JUBA, Sudan South Sudan's president on Saturday urged southerners to vote for independence in a referendum if they wanted to be free, the closest he has come to calling publicly for the separation of the oil-producing region.
The south secured a vote on whether to break away from Sudan as part of a peace deal that ended more than two decades of war with the north. But until now, southern President Salva Kiir has stuck to the official line of building support for unity.
"When you reach your ballot boxes the choice is yours: you want to vote for unity so that you become a second class in your own country, that is your choice," he told a congregation in a cathedral in the capital Juba during a service to launch a prayer campaign for elections in 2010 and a referendum in 2011.
"If you want to vote for independence so that you are a free person in your independent state, that will be your own choice and we will respect the choice of the people."
The comments will add pressure to the already troubled relationship between Kiir's Sudan People's Liberation Movement (SPLM) and the north's dominant National Congress Party (NCP).
Both sides promised to build up a campaign to make the unity of Sudan attractive to voters when they signed the 2005 Comprehensive Peace Agreement that settled the civil war.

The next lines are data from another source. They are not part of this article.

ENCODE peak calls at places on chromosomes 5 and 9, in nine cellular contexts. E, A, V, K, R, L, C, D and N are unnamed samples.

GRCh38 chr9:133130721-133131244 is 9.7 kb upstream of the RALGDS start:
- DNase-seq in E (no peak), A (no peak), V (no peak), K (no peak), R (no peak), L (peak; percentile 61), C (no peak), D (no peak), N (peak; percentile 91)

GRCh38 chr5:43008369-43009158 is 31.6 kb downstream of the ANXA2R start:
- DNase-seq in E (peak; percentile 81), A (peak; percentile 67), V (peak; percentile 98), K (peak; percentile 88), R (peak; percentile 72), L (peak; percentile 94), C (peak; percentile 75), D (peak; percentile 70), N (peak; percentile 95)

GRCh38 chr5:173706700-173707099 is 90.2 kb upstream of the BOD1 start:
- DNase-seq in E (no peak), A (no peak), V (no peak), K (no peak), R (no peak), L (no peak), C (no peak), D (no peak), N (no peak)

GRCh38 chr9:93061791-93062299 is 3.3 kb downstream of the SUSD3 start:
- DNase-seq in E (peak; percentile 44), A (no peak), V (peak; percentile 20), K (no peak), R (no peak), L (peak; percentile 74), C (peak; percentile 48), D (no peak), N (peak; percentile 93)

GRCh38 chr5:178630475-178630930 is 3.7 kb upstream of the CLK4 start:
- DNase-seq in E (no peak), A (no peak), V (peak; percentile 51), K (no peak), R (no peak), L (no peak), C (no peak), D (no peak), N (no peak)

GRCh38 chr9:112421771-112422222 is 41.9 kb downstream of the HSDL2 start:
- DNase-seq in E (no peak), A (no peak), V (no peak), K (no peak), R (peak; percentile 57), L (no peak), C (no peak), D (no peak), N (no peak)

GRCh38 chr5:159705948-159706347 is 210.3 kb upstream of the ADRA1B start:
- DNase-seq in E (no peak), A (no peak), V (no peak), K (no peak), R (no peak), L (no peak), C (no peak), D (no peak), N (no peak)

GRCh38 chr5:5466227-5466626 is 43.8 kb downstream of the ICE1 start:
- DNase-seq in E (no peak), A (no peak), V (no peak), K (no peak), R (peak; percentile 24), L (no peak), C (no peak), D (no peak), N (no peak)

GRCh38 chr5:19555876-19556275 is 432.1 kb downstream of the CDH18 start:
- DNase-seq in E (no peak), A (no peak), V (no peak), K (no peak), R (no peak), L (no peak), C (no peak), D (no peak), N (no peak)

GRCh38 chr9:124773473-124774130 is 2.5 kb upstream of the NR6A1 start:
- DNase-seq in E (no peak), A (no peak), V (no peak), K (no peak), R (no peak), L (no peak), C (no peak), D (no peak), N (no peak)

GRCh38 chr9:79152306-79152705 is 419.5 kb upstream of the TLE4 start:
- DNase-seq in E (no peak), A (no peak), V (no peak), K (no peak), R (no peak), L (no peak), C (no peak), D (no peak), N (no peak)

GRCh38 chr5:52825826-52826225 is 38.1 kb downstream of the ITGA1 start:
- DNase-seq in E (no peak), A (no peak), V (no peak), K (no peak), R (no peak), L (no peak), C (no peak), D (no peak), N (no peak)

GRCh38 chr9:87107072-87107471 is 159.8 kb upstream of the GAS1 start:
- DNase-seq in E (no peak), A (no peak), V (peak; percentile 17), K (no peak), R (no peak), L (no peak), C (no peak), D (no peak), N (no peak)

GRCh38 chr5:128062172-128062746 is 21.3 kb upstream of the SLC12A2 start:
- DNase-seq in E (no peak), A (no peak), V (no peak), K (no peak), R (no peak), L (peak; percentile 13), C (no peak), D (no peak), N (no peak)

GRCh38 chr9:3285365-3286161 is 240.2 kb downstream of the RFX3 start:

Most southerners, embittered by the long war and the lack of development in the south since it ended, are widely thought to support independence. But their leaders have so far not gone as far as openly saying they want to split.
The bulk of Sudan's proven oil reserves are in the south, while refineries and Sudan's only port are in the north.
No one from the NCP was immediately available to comment.
Political tensions are rising in Sudan ahead of the first multi-party election in more than 20 years, promised under the peace deal and are due to take place in April 2010.
Voter registration was due to start on Sunday.
The United Nations said it was preparing to make Sudan's biggest delivery of election materials to help in the exercise.
"There may be some difficulties moving materials to very remote locations," said one U.N. official.
Kiir spoke out as the U.S. envoy to Sudan Scott Gration flew into Juba at the start of two days of talks with the southern leadership.
Gration has been holding meetings with northern and southern leaders, urging them to resolve sticking points in the peace deal including the details of the referendum, the constituencies for the election and the position of the north/south border.
Sudanese officials said he was due to visit Khartoum on Monday and Tuesday.
U.S. President Barack Obama launched a new carrot-and-stick policy this month aimed at ending violence in Sudan's Darfur region and the semi-autonomous south.
Two million people were killed and 4 million fled their homes between 1983 and 2005 as Sudan's north and south battled over differences of ideology, ethnicity and religion. North Sudan is mostly Muslim while southerners are largely Christian and followers of traditional beliefs.
(Reporting by Jose Vieira, additional reporting by Skye Wheeler, writing by Andrew Heavens; Editing by Diana Abdallah)